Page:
A Stout is a dark beer created using roasted malt or roasted barley, hops, water, and yeast. Stouts are traditionally used as the generic term for the strongest (or stoutest) porters, made by a brewery, that have an alcohol content of about 7-8%. There are many different variations including Baltic porter, milk stout, and imperial stout. The Dry Irish stout – the best seller, is typically 4-5.5%.
The first known use of the word stout was in a document dated back to 1677, found in the Egerton Manuscript, with the sense being that a stout was a strong beer not a dark beer. The name porter was first used in 1721 to describe a dark brown beer that had been created with roasted malts. Due to the huge popularity of porters, brewers began creating them in a variety of strengths. Today, stouts can reach 17-18% or higher when barrel aged and some people push that boundary further on a yearly basis. The heaviest beers were called “stout porters”, leaving us to conclude that the history and development of stout and porter are intertwined, and the term stout has become firmly associated with dark beer, rather than just powerful beer.
Most individuals who take the plunge into the “dark side” of beer exploration are astonished to find that stouts are neither heavy nor unpleasantly strong. We have found that it is quite the opposite. Despite the dark color, stouts are created in a wide variety of diverse flavors and offerings to suit nearly any purpose or occasion. Many well-known stouts are complex and low in alcohol, with gorgeous roundedness and a touch of roastiness. The dry types are delicious and thirst quenching while the sweeter types are silky and well rounded, creating a flawless evening of paired food and beverage.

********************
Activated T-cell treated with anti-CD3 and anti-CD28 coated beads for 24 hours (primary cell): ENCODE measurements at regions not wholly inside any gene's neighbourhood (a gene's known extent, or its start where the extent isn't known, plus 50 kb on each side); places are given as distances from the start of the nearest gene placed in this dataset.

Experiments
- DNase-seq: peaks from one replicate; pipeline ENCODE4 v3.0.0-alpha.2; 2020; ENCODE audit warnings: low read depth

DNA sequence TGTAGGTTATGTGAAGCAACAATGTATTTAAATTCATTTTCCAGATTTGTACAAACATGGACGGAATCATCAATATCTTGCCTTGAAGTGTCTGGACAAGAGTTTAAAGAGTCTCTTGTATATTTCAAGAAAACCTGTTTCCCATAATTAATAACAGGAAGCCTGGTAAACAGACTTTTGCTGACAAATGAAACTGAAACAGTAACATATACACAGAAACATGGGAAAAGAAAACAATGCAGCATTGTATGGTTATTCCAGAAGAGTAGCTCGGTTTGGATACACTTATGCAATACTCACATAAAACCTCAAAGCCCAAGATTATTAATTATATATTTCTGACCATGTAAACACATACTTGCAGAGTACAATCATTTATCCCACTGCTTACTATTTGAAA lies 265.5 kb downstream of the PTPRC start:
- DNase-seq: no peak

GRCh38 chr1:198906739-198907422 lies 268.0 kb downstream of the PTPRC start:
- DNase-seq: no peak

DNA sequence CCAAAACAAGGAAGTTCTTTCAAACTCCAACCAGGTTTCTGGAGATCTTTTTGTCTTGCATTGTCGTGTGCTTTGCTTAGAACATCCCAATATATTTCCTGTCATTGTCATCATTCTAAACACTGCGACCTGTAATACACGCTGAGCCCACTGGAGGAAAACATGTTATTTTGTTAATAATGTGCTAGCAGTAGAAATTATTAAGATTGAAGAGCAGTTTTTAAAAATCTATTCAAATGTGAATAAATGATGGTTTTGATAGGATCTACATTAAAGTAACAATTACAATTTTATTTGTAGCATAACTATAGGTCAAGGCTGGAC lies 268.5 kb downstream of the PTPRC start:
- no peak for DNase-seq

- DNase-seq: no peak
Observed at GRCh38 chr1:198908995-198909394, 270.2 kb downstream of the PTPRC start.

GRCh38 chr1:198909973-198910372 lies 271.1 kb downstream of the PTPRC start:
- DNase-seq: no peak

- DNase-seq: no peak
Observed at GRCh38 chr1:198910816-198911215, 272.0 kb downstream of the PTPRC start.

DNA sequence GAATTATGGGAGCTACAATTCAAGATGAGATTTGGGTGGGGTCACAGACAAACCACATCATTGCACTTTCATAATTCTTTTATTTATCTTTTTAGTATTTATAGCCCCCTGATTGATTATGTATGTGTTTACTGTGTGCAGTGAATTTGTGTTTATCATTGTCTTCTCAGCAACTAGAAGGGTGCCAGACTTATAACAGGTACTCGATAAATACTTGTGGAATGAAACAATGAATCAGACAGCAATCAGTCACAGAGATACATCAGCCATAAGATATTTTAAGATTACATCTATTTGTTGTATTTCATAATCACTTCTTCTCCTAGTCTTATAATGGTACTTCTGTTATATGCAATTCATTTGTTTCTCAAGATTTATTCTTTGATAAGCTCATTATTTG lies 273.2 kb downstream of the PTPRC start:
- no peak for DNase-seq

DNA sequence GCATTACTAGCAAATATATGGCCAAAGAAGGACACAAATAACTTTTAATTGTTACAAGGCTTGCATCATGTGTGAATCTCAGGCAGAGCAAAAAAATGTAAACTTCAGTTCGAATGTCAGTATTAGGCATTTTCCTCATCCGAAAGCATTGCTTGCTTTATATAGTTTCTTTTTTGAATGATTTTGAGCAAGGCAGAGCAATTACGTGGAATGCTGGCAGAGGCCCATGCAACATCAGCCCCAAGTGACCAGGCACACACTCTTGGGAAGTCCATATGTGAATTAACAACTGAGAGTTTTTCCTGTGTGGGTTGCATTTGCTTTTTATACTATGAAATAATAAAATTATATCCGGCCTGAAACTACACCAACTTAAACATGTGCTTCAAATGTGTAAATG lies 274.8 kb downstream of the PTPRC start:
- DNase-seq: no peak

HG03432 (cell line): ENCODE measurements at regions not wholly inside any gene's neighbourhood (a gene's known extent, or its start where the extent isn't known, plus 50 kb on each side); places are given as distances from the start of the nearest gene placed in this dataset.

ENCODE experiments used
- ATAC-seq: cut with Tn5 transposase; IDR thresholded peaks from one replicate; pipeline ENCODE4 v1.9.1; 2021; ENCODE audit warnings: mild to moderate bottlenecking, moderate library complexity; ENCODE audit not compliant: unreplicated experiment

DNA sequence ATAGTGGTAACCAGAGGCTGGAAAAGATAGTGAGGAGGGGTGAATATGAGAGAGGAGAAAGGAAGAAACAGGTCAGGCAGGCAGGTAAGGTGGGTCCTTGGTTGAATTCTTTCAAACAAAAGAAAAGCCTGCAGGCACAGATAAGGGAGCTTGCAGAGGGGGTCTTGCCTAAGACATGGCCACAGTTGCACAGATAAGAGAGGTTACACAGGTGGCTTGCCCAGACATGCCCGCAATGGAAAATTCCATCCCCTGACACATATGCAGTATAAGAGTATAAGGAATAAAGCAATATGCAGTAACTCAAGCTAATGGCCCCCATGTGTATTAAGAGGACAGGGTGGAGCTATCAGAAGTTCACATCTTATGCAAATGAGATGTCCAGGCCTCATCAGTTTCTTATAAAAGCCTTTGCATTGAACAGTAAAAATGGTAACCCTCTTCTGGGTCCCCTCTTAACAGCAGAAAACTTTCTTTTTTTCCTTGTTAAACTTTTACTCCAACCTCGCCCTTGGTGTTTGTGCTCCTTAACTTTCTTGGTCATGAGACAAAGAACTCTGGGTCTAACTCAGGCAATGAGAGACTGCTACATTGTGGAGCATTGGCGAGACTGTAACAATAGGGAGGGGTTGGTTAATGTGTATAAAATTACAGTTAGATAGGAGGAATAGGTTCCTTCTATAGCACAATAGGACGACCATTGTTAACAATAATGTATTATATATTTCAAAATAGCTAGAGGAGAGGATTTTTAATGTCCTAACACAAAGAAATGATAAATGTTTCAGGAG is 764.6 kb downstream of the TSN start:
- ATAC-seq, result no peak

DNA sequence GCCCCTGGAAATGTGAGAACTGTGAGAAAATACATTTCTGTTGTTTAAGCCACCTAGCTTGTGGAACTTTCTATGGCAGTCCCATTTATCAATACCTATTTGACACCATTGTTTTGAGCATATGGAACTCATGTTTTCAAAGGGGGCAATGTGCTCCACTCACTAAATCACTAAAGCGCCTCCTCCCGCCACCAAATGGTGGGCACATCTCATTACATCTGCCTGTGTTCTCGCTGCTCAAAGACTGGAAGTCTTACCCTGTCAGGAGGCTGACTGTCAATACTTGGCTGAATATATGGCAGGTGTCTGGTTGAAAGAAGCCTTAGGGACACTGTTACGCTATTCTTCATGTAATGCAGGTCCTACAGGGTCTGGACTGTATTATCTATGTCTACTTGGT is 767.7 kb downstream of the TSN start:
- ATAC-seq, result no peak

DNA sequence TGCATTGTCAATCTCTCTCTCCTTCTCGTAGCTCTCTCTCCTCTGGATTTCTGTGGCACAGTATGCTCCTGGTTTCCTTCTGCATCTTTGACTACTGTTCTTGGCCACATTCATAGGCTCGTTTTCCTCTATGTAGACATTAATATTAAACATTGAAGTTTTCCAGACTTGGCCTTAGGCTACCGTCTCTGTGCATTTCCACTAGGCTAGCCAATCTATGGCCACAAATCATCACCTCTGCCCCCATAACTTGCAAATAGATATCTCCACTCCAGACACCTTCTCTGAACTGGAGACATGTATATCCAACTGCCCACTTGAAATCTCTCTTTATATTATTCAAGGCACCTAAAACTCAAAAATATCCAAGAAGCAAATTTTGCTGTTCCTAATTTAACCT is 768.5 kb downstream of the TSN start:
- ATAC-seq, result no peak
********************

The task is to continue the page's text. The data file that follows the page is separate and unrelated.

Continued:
The most unique characteristic of a dry stout is the black, essentially opaque appearance. This deep color comes from the use of roasted barley. This strong ingredient used in tiny amounts, gives a stout its deep color and assertive flavor of bitter chocolate and espresso. The roasted barley also offers a drying sensation. No beer style is more linked with a single country than dry stouts are with Ireland.
The country’s brewing background has been traced back approximately five millennia. However, it is the past three hundred years, and the well-known brewing revolution in England, that directly inspired the craft and commerce in Ireland. Guinness, the most popular brewing family in Ireland, has been brewing beer in County Kildare, since the first half of the 18th century. In 1759, the heir, Arthur Guinness, moved to Dublin and leased a brewery at St. James Gate. This would later become the famous brewery that carries their name.
Some stouts brewed in England and America are sweeter or stronger than Irish dry stouts. Brewers may add milk-sugar (lactose) for sweetness, or brew with a tiny amount of oatmeal, an ingredient that adds complexity, silkiness and a hint of something sweet. Other brewers increase the chocolate and coffee notes in stout with the addition of real chocolate or coffee!
The strongest beers in the stout family (the “stoutest” stouts) are the Russian imperials. These powerful, inky beers are named for their popularity in the Russian Court of Catherine The Great. With strong flavors of espresso, dark chocolate and licorice, and an alcohol content in the range of many wines, these beers are for sipping!